There is no single diet plan that works for everyone. But a diet plan for your 40s should be one that you can use to reach your weight loss goals and then modify and stick to for life. Evaluate your current eating style, think about your past diet history and choose a diet that fits your needs. Evaluate commercial diet plans or create your own eating plan at home.
Losing weight requires you to burn more calories than you consume. For 1 pound, you have to expend an excess of 3,500 calories. For a safe, one-pound-per-week loss, reduce your caloric intake by 250 and burn 250 calories through exercise. If you can’t exercise every day, that number still has to be achieved through what you eat every day, and how much you exercise on workout days.
High amounts of sodium can lead to belly bloating and there’s a good chance you are already getting more sodium than you need. (Psst! Get rid of bloating, fast, with these 24 Ways to Shrink Your Belly in 24 Hours.) To cut back on salt intake, Alexandra Miller, RDN, LDN, Corporate Dietitian at Medifast says to eat fewer processed foods like bread, pizza, and condiments. “Read the Nutrition Facts label to find how much sodium is in each serving,” she says. “Very Low Sodium is 35 milligrams or less per serving; Low-Sodium is 140 milligrams or less per serving; Reduced (or less) sodium is at least 25 percent less sodium per serving than the usual sodium level.” How to Lose Weight for Men over Forty - It's 80% this...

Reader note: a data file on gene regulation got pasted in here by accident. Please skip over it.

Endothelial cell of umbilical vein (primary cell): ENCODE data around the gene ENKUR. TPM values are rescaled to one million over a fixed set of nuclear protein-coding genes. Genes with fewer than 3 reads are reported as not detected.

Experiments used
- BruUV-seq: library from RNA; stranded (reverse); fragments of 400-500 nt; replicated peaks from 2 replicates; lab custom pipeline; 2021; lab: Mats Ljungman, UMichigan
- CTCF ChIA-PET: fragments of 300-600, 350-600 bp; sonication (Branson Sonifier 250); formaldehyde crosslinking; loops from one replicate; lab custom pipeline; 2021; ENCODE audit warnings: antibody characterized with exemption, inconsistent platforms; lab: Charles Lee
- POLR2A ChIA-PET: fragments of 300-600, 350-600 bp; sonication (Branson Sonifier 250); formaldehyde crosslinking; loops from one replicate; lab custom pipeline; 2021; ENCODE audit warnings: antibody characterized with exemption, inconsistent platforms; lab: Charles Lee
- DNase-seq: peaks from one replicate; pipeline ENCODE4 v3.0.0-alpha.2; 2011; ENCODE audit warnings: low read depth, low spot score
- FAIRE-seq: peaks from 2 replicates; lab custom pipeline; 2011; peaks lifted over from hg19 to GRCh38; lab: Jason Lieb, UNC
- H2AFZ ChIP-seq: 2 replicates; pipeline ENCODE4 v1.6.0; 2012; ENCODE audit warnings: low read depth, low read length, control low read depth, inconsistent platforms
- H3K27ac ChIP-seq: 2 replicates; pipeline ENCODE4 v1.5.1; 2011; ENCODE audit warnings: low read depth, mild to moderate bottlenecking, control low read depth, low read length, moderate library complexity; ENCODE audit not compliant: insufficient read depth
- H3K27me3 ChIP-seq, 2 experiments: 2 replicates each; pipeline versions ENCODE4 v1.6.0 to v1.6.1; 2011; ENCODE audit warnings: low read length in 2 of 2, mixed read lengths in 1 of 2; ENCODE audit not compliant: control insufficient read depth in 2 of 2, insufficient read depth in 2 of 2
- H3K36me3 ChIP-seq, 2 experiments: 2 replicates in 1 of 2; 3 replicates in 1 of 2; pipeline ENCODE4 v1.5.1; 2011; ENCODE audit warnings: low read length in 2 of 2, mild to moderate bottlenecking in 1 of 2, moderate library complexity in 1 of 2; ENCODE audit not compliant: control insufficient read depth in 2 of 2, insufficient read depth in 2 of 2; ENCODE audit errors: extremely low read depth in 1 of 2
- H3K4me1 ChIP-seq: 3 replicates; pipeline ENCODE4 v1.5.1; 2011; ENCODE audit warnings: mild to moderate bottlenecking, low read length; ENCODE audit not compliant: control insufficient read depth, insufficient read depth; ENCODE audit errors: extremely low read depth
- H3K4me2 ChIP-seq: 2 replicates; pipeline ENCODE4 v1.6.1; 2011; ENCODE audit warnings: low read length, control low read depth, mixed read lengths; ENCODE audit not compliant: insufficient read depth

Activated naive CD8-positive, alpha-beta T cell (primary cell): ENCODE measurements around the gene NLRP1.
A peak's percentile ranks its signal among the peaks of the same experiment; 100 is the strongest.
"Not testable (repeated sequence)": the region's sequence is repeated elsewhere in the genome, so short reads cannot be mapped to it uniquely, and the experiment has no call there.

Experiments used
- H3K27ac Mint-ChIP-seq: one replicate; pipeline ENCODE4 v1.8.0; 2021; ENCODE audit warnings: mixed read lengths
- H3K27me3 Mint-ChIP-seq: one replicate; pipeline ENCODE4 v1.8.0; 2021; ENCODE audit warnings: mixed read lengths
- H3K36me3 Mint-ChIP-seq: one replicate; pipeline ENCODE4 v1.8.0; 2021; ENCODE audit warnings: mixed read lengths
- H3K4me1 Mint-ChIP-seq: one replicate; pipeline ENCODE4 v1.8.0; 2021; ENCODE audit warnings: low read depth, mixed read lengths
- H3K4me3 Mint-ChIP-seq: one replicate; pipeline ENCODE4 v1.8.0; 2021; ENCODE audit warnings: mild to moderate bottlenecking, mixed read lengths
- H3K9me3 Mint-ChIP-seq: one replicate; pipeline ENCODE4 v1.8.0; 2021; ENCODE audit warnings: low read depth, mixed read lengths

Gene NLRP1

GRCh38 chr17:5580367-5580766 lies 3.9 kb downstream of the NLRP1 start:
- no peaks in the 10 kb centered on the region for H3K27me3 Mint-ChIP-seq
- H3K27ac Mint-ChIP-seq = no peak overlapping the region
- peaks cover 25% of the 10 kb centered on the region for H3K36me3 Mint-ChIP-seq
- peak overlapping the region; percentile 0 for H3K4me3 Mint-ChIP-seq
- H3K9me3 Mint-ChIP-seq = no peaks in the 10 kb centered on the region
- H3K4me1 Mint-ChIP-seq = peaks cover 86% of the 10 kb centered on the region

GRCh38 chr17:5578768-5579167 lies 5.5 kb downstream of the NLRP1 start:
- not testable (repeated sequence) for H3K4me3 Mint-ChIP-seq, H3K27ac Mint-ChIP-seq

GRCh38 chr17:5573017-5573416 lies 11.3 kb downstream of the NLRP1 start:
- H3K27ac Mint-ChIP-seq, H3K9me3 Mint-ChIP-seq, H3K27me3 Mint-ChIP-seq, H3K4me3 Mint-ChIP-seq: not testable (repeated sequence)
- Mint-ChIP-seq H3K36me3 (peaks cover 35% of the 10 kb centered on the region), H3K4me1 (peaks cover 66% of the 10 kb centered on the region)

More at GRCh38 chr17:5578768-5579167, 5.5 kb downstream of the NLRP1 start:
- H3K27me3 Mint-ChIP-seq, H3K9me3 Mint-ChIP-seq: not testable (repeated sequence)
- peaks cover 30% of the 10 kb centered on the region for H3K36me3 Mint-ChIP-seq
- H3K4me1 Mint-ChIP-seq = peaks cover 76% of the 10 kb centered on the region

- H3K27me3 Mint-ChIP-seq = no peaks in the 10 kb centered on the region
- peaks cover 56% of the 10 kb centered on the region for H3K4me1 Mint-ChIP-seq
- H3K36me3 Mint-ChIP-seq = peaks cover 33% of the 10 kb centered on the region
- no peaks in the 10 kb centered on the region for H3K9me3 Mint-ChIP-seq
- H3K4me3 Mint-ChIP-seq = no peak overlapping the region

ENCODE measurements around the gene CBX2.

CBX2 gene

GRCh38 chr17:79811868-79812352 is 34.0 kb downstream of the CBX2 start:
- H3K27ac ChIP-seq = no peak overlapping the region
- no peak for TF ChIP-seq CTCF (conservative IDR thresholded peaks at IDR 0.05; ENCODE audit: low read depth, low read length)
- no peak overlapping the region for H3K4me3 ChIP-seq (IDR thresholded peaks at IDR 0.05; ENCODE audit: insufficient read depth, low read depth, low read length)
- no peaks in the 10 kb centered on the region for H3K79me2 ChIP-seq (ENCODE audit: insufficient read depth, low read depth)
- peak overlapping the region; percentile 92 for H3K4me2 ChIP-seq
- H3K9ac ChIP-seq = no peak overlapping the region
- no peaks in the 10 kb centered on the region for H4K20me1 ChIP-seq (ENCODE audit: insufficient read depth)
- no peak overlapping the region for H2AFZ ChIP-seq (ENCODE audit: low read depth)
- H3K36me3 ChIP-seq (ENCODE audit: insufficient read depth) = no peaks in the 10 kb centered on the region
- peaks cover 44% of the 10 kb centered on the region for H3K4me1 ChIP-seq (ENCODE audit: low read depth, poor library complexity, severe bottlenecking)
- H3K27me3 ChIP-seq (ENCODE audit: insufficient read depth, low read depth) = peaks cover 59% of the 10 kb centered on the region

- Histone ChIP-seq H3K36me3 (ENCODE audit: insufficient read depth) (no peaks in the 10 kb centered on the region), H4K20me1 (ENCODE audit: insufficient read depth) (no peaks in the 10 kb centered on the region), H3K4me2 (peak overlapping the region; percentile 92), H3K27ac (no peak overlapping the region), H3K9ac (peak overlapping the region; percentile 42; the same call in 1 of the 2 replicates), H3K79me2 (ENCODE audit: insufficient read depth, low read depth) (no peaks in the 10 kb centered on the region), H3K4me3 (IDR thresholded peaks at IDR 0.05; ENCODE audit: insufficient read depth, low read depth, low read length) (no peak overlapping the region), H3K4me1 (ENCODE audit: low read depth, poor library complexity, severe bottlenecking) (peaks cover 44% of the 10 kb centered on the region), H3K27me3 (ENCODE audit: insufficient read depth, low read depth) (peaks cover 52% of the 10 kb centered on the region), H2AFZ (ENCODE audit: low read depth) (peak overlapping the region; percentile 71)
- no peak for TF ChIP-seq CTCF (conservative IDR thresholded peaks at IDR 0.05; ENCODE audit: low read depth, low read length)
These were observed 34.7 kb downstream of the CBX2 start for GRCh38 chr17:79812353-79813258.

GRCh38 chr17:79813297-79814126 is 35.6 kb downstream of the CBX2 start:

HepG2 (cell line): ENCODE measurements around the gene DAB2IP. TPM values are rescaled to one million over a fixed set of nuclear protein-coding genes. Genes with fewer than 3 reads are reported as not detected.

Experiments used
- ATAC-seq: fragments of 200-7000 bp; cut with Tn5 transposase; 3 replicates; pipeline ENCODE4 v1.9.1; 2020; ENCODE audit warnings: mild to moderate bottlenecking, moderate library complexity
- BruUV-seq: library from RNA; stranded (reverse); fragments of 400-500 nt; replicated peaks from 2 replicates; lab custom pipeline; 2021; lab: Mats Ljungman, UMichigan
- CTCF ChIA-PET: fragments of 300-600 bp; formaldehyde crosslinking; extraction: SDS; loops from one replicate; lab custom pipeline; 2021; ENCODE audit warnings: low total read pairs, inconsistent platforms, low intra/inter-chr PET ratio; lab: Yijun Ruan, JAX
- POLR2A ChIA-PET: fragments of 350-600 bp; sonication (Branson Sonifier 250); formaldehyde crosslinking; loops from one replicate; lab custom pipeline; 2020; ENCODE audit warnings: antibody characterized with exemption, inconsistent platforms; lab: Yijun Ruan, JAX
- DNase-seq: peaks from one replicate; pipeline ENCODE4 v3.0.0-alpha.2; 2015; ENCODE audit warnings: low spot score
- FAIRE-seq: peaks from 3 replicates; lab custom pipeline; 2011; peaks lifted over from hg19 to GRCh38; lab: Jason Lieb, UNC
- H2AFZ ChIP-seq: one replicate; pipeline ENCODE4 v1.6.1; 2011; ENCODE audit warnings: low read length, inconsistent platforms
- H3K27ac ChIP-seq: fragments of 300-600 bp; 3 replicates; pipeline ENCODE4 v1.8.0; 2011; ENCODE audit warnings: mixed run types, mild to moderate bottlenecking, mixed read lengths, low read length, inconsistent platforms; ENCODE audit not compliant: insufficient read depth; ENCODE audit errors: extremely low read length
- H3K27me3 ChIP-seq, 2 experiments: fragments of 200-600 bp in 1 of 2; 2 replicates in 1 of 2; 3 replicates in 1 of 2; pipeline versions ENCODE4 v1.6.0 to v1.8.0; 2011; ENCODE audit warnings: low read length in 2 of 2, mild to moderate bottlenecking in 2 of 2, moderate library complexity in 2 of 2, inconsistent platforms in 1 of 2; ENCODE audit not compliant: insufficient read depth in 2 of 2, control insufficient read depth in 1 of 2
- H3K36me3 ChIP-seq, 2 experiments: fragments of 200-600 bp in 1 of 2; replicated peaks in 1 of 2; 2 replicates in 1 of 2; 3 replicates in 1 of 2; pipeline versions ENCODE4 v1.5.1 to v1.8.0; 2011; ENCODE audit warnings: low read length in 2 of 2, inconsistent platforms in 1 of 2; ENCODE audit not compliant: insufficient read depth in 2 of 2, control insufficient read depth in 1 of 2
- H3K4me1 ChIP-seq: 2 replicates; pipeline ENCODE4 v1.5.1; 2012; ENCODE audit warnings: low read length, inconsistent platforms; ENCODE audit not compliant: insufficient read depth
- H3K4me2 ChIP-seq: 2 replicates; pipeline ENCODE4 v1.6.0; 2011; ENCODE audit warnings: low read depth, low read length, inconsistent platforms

"The main culprit that slows metabolism and often leads to yo-yo dieting is what I call shrinking muscle syndrome," says Caroline Apovian, MD, director of the Nutrition and Weight Management Center at Boston Medical Center and the author of The Overnight Diet: The Proven Plan for Fast and Permanent Weight Loss. Starting at age 30, most people begin to lose about half a pound of the metabolism-revving tissue each year. Poof! Gone, just like that. And at age 50, the rate doubles. "The average sedentary woman may have lost nearly 15 pounds of muscle by the time she reaches her late 50s, a change that could cause her to gain nearly the same amount in body fat," says Wayne Westcott, PhD, a Prevention advisory board member and the director of fitness research at Quincy College in Massachusetts.